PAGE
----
Qualities to Learn from Neurodiverse Individuals

By: Louis Chesney
Published: October 11, 2021
Group of people in a circle placing their hands on top of each other

One of the most prominent challenges employees face is the mindset oriented toward establishing sameness rather than reinforcing differences in learning and communicating. The age of industrialization and standardization spurred this mindset, and we have been taught to shun those who challenge the status quo. Hence, everyone from senior leadership to entry-level employees tends to conceal their behavior and adhere to social norms and expectations. One drawback to this lack of authenticity is the lack of motivation that is a hallmark of today’s workforce. Another drawback is that employers may seek to bar individuals from taking specific jobs based on a lack of “cultural fit.” We can learn from neurodiverse individuals, or those who differ in learning and communication styles, how to release ourselves from the grip of these conventional standards.

Todd Rose, author & developmental scientist, challenges the conventional wisdom that people who chart their destination and stay the course fare best in the long run. In his book, Dark Horse: Achieving Success Through the Pursuit of Fulfillment, Todd explains how many common tools used in personal development and life coaching share this wisdom without being questioned. He argues that people can achieve fulfillment and excellence on their terms not by conforming to standard behavior and thought patterns but by expressing individuality.

Neurodiverse individuals already exhibit this quality, which is why entrepreneurs such as Temple Grandin, Henry Ford, and Elon Musk became successful. They strived to be their best selves rather than mimic people who follow the generic quest for success and compete to be the best in society. Also, having lived experiences of adversity can result in different strengths as many neurodiverse individuals are creative and original thinkers. Out of necessity, they develop strategic thinking and problem-solving skills and can be determined and hard-working. We encourage employers to identify and harness the full potential of these individuals.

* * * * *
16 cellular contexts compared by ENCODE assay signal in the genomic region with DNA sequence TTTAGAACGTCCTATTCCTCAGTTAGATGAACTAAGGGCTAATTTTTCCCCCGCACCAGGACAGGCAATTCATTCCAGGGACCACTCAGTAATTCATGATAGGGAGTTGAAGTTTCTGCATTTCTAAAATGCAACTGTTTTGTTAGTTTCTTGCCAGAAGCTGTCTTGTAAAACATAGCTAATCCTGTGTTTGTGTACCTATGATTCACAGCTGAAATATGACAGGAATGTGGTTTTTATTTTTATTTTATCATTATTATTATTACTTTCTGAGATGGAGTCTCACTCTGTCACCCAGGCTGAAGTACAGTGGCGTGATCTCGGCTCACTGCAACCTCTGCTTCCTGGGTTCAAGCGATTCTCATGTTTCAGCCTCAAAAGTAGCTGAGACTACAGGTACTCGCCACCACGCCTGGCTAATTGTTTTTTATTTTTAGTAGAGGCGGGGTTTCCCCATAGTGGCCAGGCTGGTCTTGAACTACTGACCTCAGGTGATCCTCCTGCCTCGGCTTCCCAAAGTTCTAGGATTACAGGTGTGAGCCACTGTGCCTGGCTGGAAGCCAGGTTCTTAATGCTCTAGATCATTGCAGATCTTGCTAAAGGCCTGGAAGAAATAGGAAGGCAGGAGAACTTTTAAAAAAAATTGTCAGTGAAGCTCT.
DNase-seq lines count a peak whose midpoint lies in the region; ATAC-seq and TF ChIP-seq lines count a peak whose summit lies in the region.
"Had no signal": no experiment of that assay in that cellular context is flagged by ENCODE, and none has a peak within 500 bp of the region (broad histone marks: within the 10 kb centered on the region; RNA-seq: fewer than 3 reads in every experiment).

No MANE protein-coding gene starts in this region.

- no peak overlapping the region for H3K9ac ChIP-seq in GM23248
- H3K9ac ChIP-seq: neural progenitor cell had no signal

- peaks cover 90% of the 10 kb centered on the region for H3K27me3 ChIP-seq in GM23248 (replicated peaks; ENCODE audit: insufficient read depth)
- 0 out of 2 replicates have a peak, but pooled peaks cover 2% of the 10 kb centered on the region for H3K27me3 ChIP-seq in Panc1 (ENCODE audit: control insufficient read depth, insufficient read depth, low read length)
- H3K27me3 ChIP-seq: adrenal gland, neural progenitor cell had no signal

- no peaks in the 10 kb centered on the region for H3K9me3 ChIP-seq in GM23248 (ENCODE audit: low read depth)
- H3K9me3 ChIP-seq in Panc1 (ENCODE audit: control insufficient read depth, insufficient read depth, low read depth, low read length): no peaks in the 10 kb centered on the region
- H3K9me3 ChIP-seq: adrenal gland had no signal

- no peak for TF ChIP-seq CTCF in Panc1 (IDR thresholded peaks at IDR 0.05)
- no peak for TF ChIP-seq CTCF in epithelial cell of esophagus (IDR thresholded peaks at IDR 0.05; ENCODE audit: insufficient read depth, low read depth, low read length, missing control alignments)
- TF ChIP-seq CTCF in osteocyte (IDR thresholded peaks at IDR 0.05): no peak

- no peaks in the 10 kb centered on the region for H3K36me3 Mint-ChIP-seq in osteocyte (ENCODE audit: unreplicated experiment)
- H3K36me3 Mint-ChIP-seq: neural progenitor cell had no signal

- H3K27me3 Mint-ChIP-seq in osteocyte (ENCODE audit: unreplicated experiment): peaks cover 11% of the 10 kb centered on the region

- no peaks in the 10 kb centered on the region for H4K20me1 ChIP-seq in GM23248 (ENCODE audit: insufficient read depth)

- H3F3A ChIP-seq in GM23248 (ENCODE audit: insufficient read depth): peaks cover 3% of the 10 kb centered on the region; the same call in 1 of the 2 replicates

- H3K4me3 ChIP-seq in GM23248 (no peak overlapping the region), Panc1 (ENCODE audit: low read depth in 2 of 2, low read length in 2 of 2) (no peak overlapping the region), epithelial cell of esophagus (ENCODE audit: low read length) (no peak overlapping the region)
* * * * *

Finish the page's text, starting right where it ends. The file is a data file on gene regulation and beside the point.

Here are 6 ways in which employers can leverage learnings from neurodiverse individuals to help build a culture of individuality:

  1. Build teams with different personalities that complement rather than match each other, thus challenging the “echo chamber” concept
  2. Recruit and hire for strengths that your team lacks
  3. Identify current employees’ strengths and create opportunities to put those strengths into practice
  4. Allow for trial-and-error learning to ensure employees can develop a strategy that works with their skill set and available tools
  5. Reframe weaknesses as strengths to be explored (e.g., a person with dyslexia may have difficulty reading but is good at detecting anomalies
  6. Demonstrate openness to new approaches by using language such as, “Good point. I haven’t thought of it that way”

With the availability of technology for productivity and communication needs, we have left the age of standardization and entered the age of personalization. For businesses to remain competitive, they need to start building the workplace environment around the individual rather than the other way around.

RethinkCare believes in creating a society that allows everyone to reach their full potential by honoring and empowering their unique development. We are helping employers understand how to adequately support employees, by providing accessible tools and resources that impact all areas of their lives at work and at home.

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About the Author

Program Manager at RethinkCare

Louis Chesney is the Program Manager of Neurodiversity for RethinkCare, overseeing the day-to-day operations and expansion of RethinkCare’s neurodiversity course content and consultation approach. Before joining RethinkCare, Louis championed and led a hiring program for autistic adults at a global technology company. He continually aims to make a positive impact on those who are underserved. As an individual who experienced selective mutism first-hand, Louis inspires and actively contributes to the current work. He co-authored “ECHO: A Vocal Language Program for Easing Anxiety in Conversation,” a Plural Publishing book designed to help older children and teens needing social communication support.

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